Johns Hopkins' Peter Agre | Unexpected Discoveries and Their Great Potential
Dr. Peter Agre is a professor of biological chemistry at the Johns Hopkins University School of Medicine. He also holds an appointment in the department of molecular biology and immunology at the Johns Hopkins Bloomberg School of Public Health.
Dr. Agre’s research has focused on the molecular aspects of human diseases, including hemolytic anemias, blood group antigens and malaria. He received the 2003 Nobel Prize in Chemistry with Roderick MacKinnon of Rockefeller University for the discovery of aquaporins, water channels that facilitate the movement of water across cell membranes.
He is a Bloomberg Distinguished Professor and director of the Johns Hopkins Malaria Research Institute.
Dr. Agre received his undergraduate degree in chemistry from Augsburg College. He earned his M.D. from Johns Hopkins. He completed a residency in internal medicine at Case Western Reserve University Hospitals of Cleveland and performed a hematology-oncology fellowship at the University of North Carolina at Chapel Hill. Dr. Agre returned to Johns Hopkins as a postdoctoral fellow in cell biology before joining the faculty in 1984.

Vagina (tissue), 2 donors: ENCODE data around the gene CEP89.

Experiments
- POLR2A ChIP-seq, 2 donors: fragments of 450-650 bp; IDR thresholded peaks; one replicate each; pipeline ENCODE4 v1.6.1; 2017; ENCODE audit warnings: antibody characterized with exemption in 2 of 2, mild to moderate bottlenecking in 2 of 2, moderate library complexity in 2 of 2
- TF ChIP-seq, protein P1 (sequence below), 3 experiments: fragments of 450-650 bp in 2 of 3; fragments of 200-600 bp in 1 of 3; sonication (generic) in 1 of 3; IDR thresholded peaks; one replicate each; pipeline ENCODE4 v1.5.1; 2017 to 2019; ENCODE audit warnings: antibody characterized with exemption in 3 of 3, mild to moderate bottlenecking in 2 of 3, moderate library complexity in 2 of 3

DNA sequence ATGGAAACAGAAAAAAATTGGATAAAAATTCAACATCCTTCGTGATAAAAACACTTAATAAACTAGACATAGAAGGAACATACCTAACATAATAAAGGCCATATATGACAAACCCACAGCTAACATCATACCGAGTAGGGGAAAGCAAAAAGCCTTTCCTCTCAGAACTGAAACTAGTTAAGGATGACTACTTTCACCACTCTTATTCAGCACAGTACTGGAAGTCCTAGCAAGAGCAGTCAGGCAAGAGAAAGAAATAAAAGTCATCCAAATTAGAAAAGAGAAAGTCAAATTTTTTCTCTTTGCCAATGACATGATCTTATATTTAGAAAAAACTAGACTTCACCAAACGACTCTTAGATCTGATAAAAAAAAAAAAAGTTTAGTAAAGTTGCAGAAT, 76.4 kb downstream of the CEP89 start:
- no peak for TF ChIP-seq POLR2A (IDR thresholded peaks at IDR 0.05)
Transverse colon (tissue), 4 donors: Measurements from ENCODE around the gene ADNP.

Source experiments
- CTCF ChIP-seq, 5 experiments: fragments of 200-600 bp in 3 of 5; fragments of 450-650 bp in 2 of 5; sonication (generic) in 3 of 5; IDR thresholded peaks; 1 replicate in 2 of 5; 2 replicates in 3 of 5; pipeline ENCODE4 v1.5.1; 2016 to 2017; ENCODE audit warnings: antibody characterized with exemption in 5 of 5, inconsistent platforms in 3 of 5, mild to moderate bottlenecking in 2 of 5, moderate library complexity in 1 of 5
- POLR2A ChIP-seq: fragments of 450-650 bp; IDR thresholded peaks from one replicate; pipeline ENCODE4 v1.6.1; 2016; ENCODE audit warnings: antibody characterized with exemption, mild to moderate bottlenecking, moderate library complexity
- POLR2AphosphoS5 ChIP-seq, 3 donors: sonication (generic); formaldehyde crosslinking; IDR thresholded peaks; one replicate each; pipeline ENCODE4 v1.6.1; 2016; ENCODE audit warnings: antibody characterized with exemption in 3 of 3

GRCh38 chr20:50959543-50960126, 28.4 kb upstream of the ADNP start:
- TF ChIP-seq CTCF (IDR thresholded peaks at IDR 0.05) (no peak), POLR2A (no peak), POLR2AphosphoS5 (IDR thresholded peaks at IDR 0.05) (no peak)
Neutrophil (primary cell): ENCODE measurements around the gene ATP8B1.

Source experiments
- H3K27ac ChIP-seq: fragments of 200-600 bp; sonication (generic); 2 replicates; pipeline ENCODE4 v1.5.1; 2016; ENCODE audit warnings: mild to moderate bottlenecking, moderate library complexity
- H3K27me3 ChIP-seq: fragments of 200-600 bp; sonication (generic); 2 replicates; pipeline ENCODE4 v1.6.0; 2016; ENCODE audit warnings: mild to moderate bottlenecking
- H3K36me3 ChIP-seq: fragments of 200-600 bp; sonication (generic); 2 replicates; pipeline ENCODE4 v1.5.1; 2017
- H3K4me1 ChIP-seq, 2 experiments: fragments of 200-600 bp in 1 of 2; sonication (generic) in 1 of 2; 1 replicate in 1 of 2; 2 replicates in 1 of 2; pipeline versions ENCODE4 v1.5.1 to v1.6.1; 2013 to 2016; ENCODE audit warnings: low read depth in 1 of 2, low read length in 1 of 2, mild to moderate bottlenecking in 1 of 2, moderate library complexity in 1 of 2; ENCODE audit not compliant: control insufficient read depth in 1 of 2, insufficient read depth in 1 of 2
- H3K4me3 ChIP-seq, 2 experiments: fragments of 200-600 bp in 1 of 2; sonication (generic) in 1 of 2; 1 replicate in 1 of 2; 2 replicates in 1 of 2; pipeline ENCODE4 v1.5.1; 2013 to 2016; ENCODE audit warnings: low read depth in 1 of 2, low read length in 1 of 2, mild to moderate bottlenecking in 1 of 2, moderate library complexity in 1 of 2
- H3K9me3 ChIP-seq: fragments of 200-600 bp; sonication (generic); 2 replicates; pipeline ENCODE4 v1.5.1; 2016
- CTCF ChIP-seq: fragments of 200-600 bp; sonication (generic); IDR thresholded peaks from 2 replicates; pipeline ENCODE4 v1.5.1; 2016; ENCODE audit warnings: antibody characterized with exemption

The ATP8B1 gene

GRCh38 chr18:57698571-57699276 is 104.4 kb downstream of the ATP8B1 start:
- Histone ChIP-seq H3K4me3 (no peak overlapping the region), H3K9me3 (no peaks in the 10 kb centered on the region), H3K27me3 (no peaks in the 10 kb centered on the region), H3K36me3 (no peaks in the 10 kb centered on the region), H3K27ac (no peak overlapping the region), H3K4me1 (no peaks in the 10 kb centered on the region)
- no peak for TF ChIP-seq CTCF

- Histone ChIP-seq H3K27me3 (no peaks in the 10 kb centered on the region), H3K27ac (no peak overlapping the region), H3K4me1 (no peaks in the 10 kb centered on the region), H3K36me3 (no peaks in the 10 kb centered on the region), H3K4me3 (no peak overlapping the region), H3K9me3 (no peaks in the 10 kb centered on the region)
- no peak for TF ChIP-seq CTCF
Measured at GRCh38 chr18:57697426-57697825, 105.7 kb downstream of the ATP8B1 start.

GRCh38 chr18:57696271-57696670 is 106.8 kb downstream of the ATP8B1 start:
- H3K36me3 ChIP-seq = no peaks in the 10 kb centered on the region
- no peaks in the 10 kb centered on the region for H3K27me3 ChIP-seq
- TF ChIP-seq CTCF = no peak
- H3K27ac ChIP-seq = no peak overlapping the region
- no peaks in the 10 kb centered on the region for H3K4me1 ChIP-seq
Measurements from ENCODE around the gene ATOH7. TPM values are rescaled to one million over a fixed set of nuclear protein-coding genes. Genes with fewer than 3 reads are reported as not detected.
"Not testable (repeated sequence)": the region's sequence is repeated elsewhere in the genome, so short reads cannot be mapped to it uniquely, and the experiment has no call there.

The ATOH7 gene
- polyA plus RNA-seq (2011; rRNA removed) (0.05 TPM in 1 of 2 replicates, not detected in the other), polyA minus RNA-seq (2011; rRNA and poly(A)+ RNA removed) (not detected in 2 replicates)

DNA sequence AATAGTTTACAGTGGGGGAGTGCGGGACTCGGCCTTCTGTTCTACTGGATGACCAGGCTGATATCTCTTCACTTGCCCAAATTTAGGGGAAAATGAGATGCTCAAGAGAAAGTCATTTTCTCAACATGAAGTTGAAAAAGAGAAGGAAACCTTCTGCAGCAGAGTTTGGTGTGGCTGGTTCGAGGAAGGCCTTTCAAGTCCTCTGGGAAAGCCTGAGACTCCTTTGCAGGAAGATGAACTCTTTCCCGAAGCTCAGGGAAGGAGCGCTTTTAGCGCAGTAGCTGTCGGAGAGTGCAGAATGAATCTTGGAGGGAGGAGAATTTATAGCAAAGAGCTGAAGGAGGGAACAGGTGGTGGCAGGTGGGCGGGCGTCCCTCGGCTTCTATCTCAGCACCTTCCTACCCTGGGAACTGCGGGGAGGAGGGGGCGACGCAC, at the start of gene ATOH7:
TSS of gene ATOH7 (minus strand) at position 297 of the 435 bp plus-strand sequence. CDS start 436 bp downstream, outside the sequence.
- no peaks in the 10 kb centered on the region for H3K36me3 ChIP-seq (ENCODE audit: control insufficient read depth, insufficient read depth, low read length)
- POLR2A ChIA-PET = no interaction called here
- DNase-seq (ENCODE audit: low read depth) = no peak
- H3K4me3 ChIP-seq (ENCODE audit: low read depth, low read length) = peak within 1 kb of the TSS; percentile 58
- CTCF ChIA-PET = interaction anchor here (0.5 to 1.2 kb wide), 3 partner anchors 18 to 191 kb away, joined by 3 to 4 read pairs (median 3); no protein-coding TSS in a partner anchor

He became vice chancellor for science and technology at Duke University Medical Center in 2005. He returned to Johns Hopkins in 2008.
Dr. Agre is a member of the National Academy of Sciences, the Institute of Medicine, the American Academy of Arts and Sciences and the American Philosophical Society. He has received honorary doctorates from universities in Denmark, Japan, Norway, Greece, Mexico, Hungary, Poland and the United States. From 2009 to 2010, Dr. Agre served as president of the American Association for the Advancement of Sciences.